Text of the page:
Airborne detection of diffuse carbon dioxide gas at Mammoth Mountain, California

View of Mammoth Mountain toward the south

View of Mammoth Mountain
toward the south.

Since 1994, scientists have measured the emission of CO2 from around Mammoth Mountain volcano in California by conducting numerous soil efflux surveys. Because such surveys take several days to complete, they may not be practical or safe at times of increasing volcanic unrest when more frequent measurements are needed. Airborne surveys of carbon dioxide are much faster (taking 1-2 hours), but there was reason to doubt whether the LI-COR infrared analyzer could detect the diffuse degassing of cold CO2 known to occur in a volcanic area like Mammoth Mountain. An experiment in 1998 to test the capability of the LI-COR, however, clearly demonstrated that low emission rates of CO2 can be measured. Airborne traverses were made around Mammoth Mountain to measure CO2. The cylindrical "lampshade" around the volcano in the image shows the areas of the traverses.

Graph of carbon dioxide concentrations (ppm) in air around Mammoth Mountain on 13 November 1998.

This "lampshade" contour map of CO2 concentration (parts per million above background) in air around Mammoth Mountain volcano, California, was generated with data collected on 13 November 1998 using the LI-COR infrared analyzer. Scientists made eleven complete traverses around Mammoth Mountain at various altitudes; each traverse had a diameter of about 6-7 km. Thus, the eleven orbit survey defined a cylindrical "lampshade" around Mammoth Mountain (photograph, right). Only part of the "lampshade" is shown in the contour map.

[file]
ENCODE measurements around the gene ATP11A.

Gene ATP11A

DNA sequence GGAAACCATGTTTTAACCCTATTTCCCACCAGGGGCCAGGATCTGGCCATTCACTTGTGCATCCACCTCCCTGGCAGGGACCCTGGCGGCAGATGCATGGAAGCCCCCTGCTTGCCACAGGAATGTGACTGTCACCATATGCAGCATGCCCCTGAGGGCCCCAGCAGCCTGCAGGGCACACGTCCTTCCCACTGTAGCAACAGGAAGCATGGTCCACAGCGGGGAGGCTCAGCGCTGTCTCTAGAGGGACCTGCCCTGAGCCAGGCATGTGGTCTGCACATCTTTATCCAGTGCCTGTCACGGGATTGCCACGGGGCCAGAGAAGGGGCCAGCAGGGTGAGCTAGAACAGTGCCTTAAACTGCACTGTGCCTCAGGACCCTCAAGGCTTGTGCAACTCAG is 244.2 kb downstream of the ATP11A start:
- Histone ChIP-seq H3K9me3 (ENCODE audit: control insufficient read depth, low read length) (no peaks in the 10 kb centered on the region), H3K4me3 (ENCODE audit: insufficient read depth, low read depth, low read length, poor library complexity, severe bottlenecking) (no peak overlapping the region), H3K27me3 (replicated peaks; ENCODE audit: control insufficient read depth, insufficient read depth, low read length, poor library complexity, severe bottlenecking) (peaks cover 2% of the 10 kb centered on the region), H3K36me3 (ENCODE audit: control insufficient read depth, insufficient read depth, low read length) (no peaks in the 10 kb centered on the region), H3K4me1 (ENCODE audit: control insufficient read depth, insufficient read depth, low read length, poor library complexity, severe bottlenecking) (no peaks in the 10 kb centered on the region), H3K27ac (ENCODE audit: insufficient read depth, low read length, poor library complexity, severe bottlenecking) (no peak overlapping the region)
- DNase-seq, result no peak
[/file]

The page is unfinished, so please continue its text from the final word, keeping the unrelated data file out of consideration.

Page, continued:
Wind direction during the survey was toward the south-southwest (in the same general direction of the photograph, above right).

The contour map clearly shows a region of high CO2 downwind from the mountain at 6-7 km horizontal distance along the lampshade and at an altitude of 2,900-3,200 m. This area of peak concentration corresponds to areas of dead trees on the south side of Mammoth Mountain. The trees were killed by high concentrations of carbon dioxide gas in soil that began to appear in 1990 after an earthquake swarm during the last half of 1989. The earthquake swarm was associated with an intrusion of magma beneath Mammoth Mountain, and this shallow magma body is the most likely source of the CO2 now leaking to the surface.

The high CO2 concentration shown on the contour map represents an emission rate of about 250 tonnes/day of carbon dioxide.

Reference

Gerlach, T.M., Doukas, M.P., McGee, K.A., and Kessler, R., 1999, Airborne detection of diffuse carbon dioxide emissions at Mammoth Mountain, California: Geophysical research letters, vol. 26, n. 24, p. 3661-3664.

Methods of monitoring volcanic gases